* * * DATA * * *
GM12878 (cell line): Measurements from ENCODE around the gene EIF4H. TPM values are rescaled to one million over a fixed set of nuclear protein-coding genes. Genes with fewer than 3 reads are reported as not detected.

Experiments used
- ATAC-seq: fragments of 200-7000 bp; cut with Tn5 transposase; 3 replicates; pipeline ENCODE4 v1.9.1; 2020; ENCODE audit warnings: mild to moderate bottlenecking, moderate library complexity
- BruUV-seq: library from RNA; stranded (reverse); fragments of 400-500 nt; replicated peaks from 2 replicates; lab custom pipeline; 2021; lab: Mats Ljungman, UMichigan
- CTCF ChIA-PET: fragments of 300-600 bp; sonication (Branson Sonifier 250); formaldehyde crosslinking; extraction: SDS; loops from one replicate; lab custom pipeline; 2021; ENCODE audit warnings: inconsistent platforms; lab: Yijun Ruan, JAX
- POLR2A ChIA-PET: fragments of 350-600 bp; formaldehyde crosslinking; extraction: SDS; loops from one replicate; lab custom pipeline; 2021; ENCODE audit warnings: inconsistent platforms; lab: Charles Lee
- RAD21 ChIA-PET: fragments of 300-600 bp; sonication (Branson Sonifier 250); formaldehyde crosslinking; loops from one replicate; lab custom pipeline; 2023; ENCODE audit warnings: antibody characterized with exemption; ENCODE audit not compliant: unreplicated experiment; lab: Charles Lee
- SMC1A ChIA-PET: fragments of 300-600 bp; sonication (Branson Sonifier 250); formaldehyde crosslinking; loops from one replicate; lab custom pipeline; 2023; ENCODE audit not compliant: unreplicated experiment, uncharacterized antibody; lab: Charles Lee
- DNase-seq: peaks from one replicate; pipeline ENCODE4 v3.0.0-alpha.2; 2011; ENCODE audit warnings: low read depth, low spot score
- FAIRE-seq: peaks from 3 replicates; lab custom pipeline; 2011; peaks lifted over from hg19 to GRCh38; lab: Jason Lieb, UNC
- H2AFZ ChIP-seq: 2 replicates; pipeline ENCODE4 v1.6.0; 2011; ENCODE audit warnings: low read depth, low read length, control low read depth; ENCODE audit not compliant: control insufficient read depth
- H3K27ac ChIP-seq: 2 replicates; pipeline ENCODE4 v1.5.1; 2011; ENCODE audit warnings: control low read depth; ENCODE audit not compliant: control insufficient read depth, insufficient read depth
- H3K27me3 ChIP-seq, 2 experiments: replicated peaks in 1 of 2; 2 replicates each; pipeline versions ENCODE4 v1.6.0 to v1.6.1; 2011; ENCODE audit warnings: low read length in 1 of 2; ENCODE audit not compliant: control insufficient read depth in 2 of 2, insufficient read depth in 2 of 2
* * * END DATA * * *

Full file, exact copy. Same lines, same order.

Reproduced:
GM12878 (cell line): Measurements from ENCODE around the gene EIF4H. TPM values are rescaled to one million over a fixed set of nuclear protein-coding genes. Genes with fewer than 3 reads are reported as not detected.

Experiments used
- ATAC-seq: fragments of 200-7000 bp; cut with Tn5 transposase; 3 replicates; pipeline ENCODE4 v1.9.1; 2020; ENCODE audit warnings: mild to moderate bottlenecking, moderate library complexity
- BruUV-seq: library from RNA; stranded (reverse); fragments of 400-500 nt; replicated peaks from 2 replicates; lab custom pipeline; 2021; lab: Mats Ljungman, UMichigan
- CTCF ChIA-PET: fragments of 300-600 bp; sonication (Branson Sonifier 250); formaldehyde crosslinking; extraction: SDS; loops from one replicate; lab custom pipeline; 2021; ENCODE audit warnings: inconsistent platforms; lab: Yijun Ruan, JAX
- POLR2A ChIA-PET: fragments of 350-600 bp; formaldehyde crosslinking; extraction: SDS; loops from one replicate; lab custom pipeline; 2021; ENCODE audit warnings: inconsistent platforms; lab: Charles Lee
- RAD21 ChIA-PET: fragments of 300-600 bp; sonication (Branson Sonifier 250); formaldehyde crosslinking; loops from one replicate; lab custom pipeline; 2023; ENCODE audit warnings: antibody characterized with exemption; ENCODE audit not compliant: unreplicated experiment; lab: Charles Lee
- SMC1A ChIA-PET: fragments of 300-600 bp; sonication (Branson Sonifier 250); formaldehyde crosslinking; loops from one replicate; lab custom pipeline; 2023; ENCODE audit not compliant: unreplicated experiment, uncharacterized antibody; lab: Charles Lee
- DNase-seq: peaks from one replicate; pipeline ENCODE4 v3.0.0-alpha.2; 2011; ENCODE audit warnings: low read depth, low spot score
- FAIRE-seq: peaks from 3 replicates; lab custom pipeline; 2011; peaks lifted over from hg19 to GRCh38; lab: Jason Lieb, UNC
- H2AFZ ChIP-seq: 2 replicates; pipeline ENCODE4 v1.6.0; 2011; ENCODE audit warnings: low read depth, low read length, control low read depth; ENCODE audit not compliant: control insufficient read depth
- H3K27ac ChIP-seq: 2 replicates; pipeline ENCODE4 v1.5.1; 2011; ENCODE audit warnings: control low read depth; ENCODE audit not compliant: control insufficient read depth, insufficient read depth
- H3K27me3 ChIP-seq, 2 experiments: replicated peaks in 1 of 2; 2 replicates each; pipeline versions ENCODE4 v1.6.0 to v1.6.1; 2011; ENCODE audit warnings: low read length in 1 of 2; ENCODE audit not compliant: control insufficient read depth in 2 of 2, insufficient read depth in 2 of 2